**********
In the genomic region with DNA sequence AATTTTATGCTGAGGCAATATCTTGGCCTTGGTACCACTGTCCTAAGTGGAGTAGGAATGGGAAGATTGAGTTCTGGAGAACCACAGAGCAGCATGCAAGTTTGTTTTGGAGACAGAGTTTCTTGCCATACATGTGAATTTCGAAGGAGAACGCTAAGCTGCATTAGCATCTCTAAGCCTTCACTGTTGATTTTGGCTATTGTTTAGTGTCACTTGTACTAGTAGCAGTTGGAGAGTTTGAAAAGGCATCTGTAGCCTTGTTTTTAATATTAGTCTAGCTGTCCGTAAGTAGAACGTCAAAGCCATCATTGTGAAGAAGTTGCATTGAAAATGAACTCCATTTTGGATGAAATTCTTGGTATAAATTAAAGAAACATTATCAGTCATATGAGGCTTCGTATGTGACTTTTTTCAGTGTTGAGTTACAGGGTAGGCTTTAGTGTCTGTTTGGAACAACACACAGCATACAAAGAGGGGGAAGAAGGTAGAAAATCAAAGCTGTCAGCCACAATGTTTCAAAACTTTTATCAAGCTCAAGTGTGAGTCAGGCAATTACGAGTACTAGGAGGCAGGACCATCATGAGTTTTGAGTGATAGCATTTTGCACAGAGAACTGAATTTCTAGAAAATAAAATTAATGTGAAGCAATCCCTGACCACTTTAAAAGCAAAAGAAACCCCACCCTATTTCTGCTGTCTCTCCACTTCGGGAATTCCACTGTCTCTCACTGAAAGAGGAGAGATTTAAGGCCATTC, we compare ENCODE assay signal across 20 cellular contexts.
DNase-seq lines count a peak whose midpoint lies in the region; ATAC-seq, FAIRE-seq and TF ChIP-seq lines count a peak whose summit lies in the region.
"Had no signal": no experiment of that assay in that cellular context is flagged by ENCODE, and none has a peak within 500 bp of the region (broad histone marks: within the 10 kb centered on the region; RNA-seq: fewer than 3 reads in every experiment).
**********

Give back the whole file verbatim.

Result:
In the genomic region with DNA sequence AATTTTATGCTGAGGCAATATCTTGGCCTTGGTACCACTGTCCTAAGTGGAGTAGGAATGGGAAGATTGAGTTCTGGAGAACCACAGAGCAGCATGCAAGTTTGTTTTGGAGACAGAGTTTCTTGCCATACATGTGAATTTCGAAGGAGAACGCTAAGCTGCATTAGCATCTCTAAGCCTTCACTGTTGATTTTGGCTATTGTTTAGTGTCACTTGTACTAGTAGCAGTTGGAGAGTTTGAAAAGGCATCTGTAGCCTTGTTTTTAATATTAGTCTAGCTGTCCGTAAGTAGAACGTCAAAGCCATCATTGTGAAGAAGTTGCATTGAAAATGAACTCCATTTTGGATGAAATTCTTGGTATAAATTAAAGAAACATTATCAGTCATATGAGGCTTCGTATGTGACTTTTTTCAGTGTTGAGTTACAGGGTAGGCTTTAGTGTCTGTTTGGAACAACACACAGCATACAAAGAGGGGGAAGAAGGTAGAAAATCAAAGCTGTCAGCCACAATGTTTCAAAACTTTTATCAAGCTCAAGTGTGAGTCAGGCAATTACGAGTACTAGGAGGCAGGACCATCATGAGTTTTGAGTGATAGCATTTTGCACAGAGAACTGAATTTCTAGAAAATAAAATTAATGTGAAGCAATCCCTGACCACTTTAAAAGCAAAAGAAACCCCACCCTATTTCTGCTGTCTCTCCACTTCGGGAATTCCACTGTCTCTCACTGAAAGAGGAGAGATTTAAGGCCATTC, we compare ENCODE assay signal across 20 cellular contexts.
DNase-seq lines count a peak whose midpoint lies in the region; ATAC-seq, FAIRE-seq and TF ChIP-seq lines count a peak whose summit lies in the region.
"Had no signal": no experiment of that assay in that cellular context is flagged by ENCODE, and none has a peak within 500 bp of the region (broad histone marks: within the 10 kb centered on the region; RNA-seq: fewer than 3 reads in every experiment).